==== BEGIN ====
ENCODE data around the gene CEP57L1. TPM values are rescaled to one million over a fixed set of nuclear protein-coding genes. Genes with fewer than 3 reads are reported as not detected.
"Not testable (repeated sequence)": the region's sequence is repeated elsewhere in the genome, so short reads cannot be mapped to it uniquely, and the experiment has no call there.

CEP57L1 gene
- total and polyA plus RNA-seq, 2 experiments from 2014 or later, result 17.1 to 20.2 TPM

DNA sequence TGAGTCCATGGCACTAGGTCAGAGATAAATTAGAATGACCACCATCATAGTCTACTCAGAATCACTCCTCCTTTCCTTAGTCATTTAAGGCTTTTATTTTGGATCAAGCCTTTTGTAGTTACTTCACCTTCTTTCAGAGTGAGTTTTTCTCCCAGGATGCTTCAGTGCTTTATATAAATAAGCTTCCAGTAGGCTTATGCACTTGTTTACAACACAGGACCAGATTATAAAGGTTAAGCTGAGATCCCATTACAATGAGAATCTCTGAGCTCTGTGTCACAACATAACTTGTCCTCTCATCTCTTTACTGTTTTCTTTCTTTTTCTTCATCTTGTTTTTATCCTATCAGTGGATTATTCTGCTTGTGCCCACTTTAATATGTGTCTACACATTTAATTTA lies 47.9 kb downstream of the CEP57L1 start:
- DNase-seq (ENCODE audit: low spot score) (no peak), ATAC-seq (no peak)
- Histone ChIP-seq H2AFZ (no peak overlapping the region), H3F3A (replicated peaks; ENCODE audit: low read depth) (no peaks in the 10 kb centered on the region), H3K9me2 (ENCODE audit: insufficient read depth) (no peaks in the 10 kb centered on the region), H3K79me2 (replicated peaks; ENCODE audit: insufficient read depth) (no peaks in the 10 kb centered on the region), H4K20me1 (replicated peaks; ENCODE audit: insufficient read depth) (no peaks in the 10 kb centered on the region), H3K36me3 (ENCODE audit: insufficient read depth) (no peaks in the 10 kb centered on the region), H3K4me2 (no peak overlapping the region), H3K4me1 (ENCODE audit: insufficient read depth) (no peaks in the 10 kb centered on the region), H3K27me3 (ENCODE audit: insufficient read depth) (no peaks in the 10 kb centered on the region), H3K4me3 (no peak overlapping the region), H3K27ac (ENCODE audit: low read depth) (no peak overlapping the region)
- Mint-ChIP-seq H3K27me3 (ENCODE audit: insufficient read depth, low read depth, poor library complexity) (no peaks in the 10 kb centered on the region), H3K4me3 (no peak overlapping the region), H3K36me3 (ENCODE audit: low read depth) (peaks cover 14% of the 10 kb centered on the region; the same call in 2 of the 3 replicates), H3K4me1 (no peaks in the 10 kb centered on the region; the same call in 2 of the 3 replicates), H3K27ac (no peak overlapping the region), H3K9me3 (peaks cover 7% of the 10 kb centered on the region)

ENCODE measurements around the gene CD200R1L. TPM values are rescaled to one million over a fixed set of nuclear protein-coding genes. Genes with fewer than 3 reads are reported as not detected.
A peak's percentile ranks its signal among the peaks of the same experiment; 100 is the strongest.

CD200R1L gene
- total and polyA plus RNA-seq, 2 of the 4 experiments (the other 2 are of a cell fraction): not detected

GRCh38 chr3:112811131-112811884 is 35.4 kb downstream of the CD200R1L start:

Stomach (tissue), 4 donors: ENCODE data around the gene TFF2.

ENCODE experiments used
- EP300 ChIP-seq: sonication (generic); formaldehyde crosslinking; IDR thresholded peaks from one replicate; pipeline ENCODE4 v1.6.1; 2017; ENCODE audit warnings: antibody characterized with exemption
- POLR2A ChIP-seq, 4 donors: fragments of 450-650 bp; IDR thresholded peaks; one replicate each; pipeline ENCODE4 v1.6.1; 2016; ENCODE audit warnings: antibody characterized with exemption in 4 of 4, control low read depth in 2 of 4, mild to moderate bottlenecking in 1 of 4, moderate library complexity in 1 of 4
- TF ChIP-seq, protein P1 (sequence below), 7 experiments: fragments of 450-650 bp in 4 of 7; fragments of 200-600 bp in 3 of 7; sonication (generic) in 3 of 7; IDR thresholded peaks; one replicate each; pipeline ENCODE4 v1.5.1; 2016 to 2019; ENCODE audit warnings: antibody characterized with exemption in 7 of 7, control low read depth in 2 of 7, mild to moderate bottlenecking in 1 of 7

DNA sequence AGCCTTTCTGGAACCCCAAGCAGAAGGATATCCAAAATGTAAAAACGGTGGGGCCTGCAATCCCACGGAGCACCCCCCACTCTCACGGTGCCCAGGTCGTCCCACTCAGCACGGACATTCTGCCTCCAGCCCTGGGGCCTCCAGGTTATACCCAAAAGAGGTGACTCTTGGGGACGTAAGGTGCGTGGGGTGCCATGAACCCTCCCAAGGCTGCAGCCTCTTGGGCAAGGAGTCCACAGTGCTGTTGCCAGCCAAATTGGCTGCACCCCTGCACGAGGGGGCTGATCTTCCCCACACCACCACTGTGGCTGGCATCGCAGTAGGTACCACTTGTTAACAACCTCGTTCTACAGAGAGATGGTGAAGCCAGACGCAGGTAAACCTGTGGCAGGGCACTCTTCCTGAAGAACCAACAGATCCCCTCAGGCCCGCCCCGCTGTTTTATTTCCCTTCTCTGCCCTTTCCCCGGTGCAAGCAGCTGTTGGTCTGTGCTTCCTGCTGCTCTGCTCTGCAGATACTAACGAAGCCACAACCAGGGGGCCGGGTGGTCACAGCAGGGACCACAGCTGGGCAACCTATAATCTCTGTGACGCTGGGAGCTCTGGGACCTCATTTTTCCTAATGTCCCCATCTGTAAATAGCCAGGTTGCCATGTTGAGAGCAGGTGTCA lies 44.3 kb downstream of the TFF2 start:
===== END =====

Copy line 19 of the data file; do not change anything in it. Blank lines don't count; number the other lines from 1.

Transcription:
DNA sequence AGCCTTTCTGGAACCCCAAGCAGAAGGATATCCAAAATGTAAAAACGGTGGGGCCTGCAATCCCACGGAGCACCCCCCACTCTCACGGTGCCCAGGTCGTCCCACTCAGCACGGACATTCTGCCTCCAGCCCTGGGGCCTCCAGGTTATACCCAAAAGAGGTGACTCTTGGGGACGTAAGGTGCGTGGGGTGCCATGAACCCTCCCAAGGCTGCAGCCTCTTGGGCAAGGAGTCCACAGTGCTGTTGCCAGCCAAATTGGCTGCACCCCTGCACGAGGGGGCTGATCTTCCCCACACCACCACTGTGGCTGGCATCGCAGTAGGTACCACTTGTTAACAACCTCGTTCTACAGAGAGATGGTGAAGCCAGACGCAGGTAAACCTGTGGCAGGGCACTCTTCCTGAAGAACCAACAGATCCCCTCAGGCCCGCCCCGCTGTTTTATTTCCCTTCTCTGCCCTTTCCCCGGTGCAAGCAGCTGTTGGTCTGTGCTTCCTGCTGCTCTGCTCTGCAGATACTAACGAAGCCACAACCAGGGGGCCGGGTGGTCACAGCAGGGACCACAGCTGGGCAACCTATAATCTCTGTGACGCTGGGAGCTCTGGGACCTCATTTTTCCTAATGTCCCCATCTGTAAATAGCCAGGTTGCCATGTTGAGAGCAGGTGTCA lies 44.3 kb downstream of the TFF2 start: